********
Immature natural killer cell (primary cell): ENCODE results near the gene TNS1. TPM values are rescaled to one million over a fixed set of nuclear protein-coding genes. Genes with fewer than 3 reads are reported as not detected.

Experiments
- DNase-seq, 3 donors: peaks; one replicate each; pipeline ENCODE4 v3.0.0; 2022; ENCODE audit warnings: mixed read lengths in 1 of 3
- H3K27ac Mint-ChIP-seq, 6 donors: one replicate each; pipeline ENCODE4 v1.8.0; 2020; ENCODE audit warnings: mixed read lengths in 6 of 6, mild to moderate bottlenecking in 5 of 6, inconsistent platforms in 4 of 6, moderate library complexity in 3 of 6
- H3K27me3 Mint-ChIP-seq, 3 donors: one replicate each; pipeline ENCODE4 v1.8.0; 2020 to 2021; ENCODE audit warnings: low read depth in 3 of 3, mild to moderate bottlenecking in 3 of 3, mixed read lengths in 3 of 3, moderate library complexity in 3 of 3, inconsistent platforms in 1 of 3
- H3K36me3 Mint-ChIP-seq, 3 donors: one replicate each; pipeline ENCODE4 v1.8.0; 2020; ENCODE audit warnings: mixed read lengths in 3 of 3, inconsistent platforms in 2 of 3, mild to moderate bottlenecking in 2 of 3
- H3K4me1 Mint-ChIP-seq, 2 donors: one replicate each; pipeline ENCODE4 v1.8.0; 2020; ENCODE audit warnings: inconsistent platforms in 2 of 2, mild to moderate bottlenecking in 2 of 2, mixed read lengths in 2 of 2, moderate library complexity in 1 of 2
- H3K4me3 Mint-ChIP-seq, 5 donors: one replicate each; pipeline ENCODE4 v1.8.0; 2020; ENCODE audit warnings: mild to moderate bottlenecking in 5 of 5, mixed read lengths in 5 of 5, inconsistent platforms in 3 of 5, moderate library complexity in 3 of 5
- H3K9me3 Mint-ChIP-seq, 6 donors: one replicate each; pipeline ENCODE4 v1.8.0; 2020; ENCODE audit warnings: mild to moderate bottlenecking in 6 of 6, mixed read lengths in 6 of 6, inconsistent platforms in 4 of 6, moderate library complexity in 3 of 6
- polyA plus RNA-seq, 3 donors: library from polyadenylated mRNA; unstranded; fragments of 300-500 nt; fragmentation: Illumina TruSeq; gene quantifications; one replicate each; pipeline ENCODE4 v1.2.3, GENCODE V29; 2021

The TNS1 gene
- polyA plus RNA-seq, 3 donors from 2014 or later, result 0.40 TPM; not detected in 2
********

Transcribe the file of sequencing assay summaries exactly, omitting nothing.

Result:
Immature natural killer cell (primary cell): ENCODE results near the gene TNS1. TPM values are rescaled to one million over a fixed set of nuclear protein-coding genes. Genes with fewer than 3 reads are reported as not detected.

Experiments
- DNase-seq, 3 donors: peaks; one replicate each; pipeline ENCODE4 v3.0.0; 2022; ENCODE audit warnings: mixed read lengths in 1 of 3
- H3K27ac Mint-ChIP-seq, 6 donors: one replicate each; pipeline ENCODE4 v1.8.0; 2020; ENCODE audit warnings: mixed read lengths in 6 of 6, mild to moderate bottlenecking in 5 of 6, inconsistent platforms in 4 of 6, moderate library complexity in 3 of 6
- H3K27me3 Mint-ChIP-seq, 3 donors: one replicate each; pipeline ENCODE4 v1.8.0; 2020 to 2021; ENCODE audit warnings: low read depth in 3 of 3, mild to moderate bottlenecking in 3 of 3, mixed read lengths in 3 of 3, moderate library complexity in 3 of 3, inconsistent platforms in 1 of 3
- H3K36me3 Mint-ChIP-seq, 3 donors: one replicate each; pipeline ENCODE4 v1.8.0; 2020; ENCODE audit warnings: mixed read lengths in 3 of 3, inconsistent platforms in 2 of 3, mild to moderate bottlenecking in 2 of 3
- H3K4me1 Mint-ChIP-seq, 2 donors: one replicate each; pipeline ENCODE4 v1.8.0; 2020; ENCODE audit warnings: inconsistent platforms in 2 of 2, mild to moderate bottlenecking in 2 of 2, mixed read lengths in 2 of 2, moderate library complexity in 1 of 2
- H3K4me3 Mint-ChIP-seq, 5 donors: one replicate each; pipeline ENCODE4 v1.8.0; 2020; ENCODE audit warnings: mild to moderate bottlenecking in 5 of 5, mixed read lengths in 5 of 5, inconsistent platforms in 3 of 5, moderate library complexity in 3 of 5
- H3K9me3 Mint-ChIP-seq, 6 donors: one replicate each; pipeline ENCODE4 v1.8.0; 2020; ENCODE audit warnings: mild to moderate bottlenecking in 6 of 6, mixed read lengths in 6 of 6, inconsistent platforms in 4 of 6, moderate library complexity in 3 of 6
- polyA plus RNA-seq, 3 donors: library from polyadenylated mRNA; unstranded; fragments of 300-500 nt; fragmentation: Illumina TruSeq; gene quantifications; one replicate each; pipeline ENCODE4 v1.2.3, GENCODE V29; 2021

The TNS1 gene
- polyA plus RNA-seq, 3 donors from 2014 or later, result 0.40 TPM; not detected in 2